Let us explain the jargon related to mortgages
Buying a home is generally the most important purchase you’re likely to make and we know the terminology can often be confusing. We've broken down the jargon and put it in plain English to help you navigate through the maze of mortgage jargon.
An agreement in principle (AIP), also known as a decision in principle, is the first step to getting a mortgage. A lender will provide a reasonable estimate of how much you can borrow based on your income and expenditure and your credit score. The amount you can borrow will occasionally change when you get your mortgage offer.
An APRC provides an average annual cost of your mortgage as a percentage. It includes interest charged over the full term of your loan, as well as any other fees you may need to pay, such as an arrangement fee. A lender will always show an APRC on your mortgage illustration to provide an effective way of comparing different lenders.
The base rate is set by the Bank of England for lending to other banks and building societies. The base rate influences the interest rates offered by lenders, so if the base rate goes up expect mortgage or savings rates to go up by a similar amount. Some mortgages track the Bank of England base rate and will change automatically if the base rate moves.
Booking and arrangement fees are administration charges made by lenders for setting up the mortgage.
A booking fee, if applicable, will be applied when you take out the mortgage and is payable upfront at application to secure the rate. This is often not refundable if you decide not to go ahead with the mortgage.
An arrangement fee is charged when the mortgage is drawn down and can be paid separately or added to the mortgage loan.
A broker, or intermediary, is an impartial person or company that arranges a mortgage between you and a lender. An example of a broker is Mortgage Advice Bureau - their expert advisers will recommend the right mortgage for your needs and will be able to justify that recommendation, plus they'll take care of a lot of the paperwork.
A buy-to-let mortgage is specifically for landlords who want to buy property to rent out.
Cashback mortgages are where the applicant will receive a cash lump sum on completion of a mortgage. This offers a potential solution to people needing money in the early days after buying a property.
Deeds, or title deeds, are documents which detail the chain of ownership for land and property. They are usually held by the mortgage provider until you have paid your mortgage off.
A deposit is a sum of money that goes towards the cost of the property that is being purchased. Generally, you will need at least a 10% deposit to buy a house although there are lenders who only ask for a 5% deposit from first-time buyers.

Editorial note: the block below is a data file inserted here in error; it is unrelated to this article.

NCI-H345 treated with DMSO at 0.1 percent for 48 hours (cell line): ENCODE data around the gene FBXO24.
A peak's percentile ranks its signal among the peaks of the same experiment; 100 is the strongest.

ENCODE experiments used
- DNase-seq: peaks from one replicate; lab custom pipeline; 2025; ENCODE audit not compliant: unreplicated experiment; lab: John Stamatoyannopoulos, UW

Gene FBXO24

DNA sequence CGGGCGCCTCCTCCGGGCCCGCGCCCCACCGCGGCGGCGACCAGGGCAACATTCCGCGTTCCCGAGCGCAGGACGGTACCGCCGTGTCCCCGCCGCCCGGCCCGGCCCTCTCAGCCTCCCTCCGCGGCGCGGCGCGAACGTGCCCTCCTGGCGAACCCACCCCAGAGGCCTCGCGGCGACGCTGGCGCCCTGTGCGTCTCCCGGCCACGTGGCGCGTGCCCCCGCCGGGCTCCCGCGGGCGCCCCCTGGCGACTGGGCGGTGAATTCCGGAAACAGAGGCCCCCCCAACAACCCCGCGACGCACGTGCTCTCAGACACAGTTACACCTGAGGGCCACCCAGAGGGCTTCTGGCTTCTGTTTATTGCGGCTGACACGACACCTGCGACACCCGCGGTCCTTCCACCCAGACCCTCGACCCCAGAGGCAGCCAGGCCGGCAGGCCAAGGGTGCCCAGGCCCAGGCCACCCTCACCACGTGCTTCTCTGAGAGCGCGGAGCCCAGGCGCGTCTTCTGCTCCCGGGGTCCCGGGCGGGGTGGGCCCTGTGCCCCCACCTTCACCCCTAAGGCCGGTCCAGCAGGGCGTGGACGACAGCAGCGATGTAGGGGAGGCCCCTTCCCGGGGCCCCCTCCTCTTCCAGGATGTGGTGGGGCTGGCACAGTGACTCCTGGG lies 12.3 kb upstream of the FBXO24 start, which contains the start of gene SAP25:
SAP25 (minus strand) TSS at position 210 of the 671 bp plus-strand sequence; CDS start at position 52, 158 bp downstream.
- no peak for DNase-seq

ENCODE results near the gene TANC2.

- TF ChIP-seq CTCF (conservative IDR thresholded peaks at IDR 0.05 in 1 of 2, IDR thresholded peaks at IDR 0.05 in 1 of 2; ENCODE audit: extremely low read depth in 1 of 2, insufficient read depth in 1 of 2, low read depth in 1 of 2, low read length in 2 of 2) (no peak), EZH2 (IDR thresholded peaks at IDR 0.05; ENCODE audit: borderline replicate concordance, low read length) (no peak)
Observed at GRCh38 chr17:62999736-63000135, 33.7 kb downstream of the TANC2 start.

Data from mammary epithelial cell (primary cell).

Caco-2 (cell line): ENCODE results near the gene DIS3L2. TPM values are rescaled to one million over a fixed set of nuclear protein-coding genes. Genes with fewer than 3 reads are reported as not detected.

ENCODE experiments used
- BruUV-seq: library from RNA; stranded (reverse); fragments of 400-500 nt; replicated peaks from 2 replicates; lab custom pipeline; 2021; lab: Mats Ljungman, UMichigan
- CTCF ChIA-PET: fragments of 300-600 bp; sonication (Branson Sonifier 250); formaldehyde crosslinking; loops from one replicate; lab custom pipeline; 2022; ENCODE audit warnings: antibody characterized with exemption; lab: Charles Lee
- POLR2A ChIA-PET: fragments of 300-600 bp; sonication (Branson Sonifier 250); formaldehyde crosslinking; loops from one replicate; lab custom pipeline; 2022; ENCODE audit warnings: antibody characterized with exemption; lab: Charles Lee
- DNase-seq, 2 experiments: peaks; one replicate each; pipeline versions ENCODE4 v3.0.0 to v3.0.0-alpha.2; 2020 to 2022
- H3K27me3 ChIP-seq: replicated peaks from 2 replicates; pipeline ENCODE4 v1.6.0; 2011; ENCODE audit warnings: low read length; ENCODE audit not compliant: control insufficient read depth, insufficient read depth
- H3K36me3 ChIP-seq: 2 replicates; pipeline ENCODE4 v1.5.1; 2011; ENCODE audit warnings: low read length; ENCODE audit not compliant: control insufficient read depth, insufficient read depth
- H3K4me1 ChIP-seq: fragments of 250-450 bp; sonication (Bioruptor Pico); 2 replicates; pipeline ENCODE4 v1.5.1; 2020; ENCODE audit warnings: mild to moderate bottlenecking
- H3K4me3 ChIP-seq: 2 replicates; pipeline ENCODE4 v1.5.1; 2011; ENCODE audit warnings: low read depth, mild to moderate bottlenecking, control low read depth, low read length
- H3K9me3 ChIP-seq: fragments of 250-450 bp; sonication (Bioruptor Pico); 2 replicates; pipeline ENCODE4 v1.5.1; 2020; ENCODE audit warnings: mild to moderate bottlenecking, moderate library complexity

A discount mortgage has an interest rate fixed at a set percentage below the lender's standard variable rate (SVR). If your lender changes the SVR, your interest rate will change as well, so the amount you pay could change.
Some mortgages will charge an early repayment charge if you decide to repay some or all of your mortgage within a certain period of time. This is usually either a percentage of the loan repaid or a number of days interest.
For example, you may need to pay 1% of the loan repaid for the first two years of your two year fixed mortgage.
Many lenders will allow you to overpay an amount each year without paying an ERC, often 10%.
The equity you have in your home is the value of your home minus your outstanding mortgage. In other words, it is the amount of money you would get back from selling your home if you ignore the costs of selling.
An exit fee may be applied by your lender when you repay your mortgage in full or move to another lender.
A fixed rate mortgage has a fixed interest rate for a set period of time, so your mortgage payments won't change during that period even if the Bank of England base rate changes. Two, three and five year fixed rate mortgages are most common but there has been an increase in mortgages offered at 10 years or longer.
Purchasing a property with help from the Government's Help to Buy scheme means you only need a 5% cash deposit for a newly built home. The Government will lend you up to 20% of the cost and you will need a 75% mortgage to make up the rest. The benefit of this is that you won’t be charged loan fees on the 20% loan for the first five years of owning your home. The current Help to Buy scheme runs from April 2021 to March 2023 and is restricted to first-time buyers and includes property price caps.
A higher lending charge is a fee lenders may apply when you borrow a high proportion of your property’s value, normally over 90% LTV.